New Delhi: Pakistan's intent to seek legal recourse on hosting rights issues may have cast a shadow on the 2011 World Cup but the ICC, on Monday, made it clear that there was no risk of the event being shifted out of the Indian sub-continent.
Pakistan's share of 14 matches has been allotted to other three co-hosts and the strife-torn country has threatened to take legal action against the move.
As the ICC gears up for the tussle, the governing body's President David Morgan said that it would not impact the hosting of the event in India, Sri Lanka and Bangladesh.
Asked specifically whether the seemingly prolonged dispute could result in the World Cup being shifted out of South Asia, Morgan said, "No, I don't believe that the 2011 ICC World Cup will be shifted away from the Indian sub-continent."
Morgan insisted that Pakistan continues to have the hosting rights of the matches and would be entitled to the fees.
"I think it's important to emphasise that Pakistan has lost none of its hosting rights. All the hosting rights they had, they remain entitled to them. However it has been decided that none of the matches would be staged in Pakistan," he said.
Matches were taken away from Pakistan after a series of terror attacks in the country, including the one on the Sri Lankan cricket team, which left six of the visiting players injured.
Morgan also ruled out organising Pakistan's share of matches at a neutral venue, an idea floated by the Pakistan Cricket Board, making it clear that the games would be shared by the remaining three co-hosts.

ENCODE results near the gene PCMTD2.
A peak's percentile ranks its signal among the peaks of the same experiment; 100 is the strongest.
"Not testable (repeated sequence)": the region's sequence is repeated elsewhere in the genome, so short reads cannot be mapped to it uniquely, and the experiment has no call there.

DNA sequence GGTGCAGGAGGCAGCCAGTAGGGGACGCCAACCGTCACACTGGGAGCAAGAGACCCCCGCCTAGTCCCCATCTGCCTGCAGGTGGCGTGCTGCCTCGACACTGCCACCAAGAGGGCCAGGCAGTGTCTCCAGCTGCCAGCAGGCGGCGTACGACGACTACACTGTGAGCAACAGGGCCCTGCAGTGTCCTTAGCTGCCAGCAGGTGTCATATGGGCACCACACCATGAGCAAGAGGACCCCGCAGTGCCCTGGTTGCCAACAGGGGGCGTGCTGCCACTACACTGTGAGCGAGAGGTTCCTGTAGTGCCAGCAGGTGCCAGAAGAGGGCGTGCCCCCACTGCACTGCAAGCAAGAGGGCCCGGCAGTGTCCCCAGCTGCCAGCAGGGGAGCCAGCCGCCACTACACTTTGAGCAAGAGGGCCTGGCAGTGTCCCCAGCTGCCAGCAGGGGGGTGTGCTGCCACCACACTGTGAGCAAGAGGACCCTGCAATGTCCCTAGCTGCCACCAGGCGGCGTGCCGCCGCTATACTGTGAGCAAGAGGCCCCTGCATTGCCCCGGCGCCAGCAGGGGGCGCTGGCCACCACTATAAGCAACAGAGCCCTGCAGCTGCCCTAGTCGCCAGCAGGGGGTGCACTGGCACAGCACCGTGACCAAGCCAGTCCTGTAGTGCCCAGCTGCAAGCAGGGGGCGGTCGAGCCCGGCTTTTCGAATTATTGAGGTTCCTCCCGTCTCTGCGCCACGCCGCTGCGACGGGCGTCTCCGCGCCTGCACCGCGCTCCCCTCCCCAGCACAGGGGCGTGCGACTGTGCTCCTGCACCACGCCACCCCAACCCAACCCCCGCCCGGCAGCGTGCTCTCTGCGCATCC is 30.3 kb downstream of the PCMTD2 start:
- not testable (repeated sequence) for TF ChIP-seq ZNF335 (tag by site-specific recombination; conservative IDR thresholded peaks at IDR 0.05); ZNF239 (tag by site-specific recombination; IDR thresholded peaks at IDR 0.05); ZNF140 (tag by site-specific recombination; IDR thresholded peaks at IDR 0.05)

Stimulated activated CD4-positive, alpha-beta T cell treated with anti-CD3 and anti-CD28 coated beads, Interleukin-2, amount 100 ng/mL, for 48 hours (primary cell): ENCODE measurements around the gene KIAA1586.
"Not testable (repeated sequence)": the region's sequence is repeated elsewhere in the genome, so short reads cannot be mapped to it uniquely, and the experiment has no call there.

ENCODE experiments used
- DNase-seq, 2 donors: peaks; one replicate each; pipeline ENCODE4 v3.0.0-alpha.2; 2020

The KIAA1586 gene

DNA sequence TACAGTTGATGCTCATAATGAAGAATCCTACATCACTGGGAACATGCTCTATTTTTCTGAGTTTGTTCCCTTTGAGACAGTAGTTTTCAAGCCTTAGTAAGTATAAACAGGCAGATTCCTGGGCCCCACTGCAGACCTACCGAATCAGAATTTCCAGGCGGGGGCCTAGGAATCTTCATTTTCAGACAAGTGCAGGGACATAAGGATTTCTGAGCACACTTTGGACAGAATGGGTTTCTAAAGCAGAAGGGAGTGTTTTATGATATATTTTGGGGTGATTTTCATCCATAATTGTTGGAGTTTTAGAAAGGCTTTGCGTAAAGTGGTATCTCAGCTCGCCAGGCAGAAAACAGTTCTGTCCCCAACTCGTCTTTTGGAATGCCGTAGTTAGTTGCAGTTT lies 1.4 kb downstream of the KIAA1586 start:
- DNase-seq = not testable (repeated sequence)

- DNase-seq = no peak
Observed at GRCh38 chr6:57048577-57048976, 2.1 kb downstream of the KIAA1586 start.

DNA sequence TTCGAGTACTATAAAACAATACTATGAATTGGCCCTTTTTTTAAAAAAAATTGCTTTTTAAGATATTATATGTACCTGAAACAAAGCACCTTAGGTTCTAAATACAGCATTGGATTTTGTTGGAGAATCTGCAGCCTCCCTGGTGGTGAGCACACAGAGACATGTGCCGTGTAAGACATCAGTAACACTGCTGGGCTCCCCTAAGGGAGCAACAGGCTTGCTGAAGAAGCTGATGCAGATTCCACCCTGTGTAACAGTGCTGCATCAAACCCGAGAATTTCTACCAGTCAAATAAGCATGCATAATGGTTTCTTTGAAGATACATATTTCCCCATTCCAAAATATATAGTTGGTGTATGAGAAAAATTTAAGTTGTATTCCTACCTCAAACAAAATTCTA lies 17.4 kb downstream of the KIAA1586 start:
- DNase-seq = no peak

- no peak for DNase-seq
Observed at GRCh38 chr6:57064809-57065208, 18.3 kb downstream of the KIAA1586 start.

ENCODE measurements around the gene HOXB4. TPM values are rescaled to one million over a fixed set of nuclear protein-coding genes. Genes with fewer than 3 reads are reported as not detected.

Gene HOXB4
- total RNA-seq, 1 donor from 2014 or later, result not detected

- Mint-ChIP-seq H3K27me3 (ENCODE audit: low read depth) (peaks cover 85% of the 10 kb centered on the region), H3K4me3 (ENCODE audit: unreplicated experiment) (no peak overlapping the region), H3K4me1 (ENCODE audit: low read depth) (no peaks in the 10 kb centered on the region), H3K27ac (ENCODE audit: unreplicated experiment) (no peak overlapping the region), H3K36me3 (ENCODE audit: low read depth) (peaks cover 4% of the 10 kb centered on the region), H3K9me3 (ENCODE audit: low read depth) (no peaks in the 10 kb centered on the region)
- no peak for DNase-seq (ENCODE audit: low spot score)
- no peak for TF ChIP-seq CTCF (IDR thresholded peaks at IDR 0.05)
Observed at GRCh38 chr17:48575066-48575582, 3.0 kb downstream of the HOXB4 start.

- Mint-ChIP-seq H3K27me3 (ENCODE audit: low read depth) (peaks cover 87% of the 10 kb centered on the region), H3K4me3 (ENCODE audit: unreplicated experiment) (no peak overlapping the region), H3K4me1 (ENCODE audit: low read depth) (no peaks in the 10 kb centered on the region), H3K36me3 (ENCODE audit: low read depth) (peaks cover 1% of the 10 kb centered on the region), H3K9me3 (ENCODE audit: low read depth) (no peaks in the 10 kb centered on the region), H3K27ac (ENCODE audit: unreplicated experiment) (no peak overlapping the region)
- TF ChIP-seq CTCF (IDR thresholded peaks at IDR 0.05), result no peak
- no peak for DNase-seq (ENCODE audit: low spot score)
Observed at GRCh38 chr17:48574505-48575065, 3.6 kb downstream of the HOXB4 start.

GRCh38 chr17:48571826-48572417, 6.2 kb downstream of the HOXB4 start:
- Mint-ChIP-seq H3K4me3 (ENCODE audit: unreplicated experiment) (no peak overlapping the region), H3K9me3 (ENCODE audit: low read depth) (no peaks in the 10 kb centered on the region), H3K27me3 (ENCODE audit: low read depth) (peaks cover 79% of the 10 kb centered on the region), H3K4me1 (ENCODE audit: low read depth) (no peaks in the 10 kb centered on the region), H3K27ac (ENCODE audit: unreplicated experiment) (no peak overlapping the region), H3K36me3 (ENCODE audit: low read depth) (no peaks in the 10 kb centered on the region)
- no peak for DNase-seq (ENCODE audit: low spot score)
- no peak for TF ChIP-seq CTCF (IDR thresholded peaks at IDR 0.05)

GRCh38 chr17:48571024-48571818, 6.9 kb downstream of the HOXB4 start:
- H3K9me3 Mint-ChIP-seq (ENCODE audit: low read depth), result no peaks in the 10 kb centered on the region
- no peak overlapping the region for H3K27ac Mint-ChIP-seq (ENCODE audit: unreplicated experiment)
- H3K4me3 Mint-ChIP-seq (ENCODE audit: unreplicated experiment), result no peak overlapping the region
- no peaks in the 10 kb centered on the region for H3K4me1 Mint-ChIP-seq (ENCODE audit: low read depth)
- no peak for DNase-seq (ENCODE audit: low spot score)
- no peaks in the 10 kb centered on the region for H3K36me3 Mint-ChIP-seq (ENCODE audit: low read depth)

"The ICC Commercial Board has decided that all the matches scheduled originally in Pakistan would be hosted by other co-hosts, that is Bangladesh, Sri Lanka and India," he said.
Asked what the ICC would do in case of prolonged legal battle with the PCB, Morgan said, "Well, I can't discuss that at this stage."
Pakistan is also not too happy with the draft Future Tours Programme (FTP) and has accused India and Australia of sidelining it by not scheduling any bilateral series.
But Morgan said there was no such intent on BCCI's part and the Indian Board was tied down by certain restrictions.
"BCCI clearly has some restrictions on it in playing bilateral tours in Pakistan. What I'm concerned about is that a cricketing nation, as powerful as Pakistan, should not be isolated", he said.
"I firmly believe the ICC should do everything possible that FTP puts Pakistan in its rightful place as a powerful and influential cricketing nations," Morgan assured.
Morgan said international cricket is incomplete without Pakistan.
"We cannot ignore the fact that Pakistan has produced some of the most talented and attractive players over the last 20 years and it's inconceivable that international cricket could prosper without Pakistan playing its full part," he said.
Asked when he expected teams to agree to tour Pakistan, where security has been a perennial concern, the 71-year-old administrator said, "Not in the foreseeable future."
"There has to be a significant change in Pakistan for the ICC and the visiting cricketing nations to be convinced that Pakistan is the place to play cricket", he added.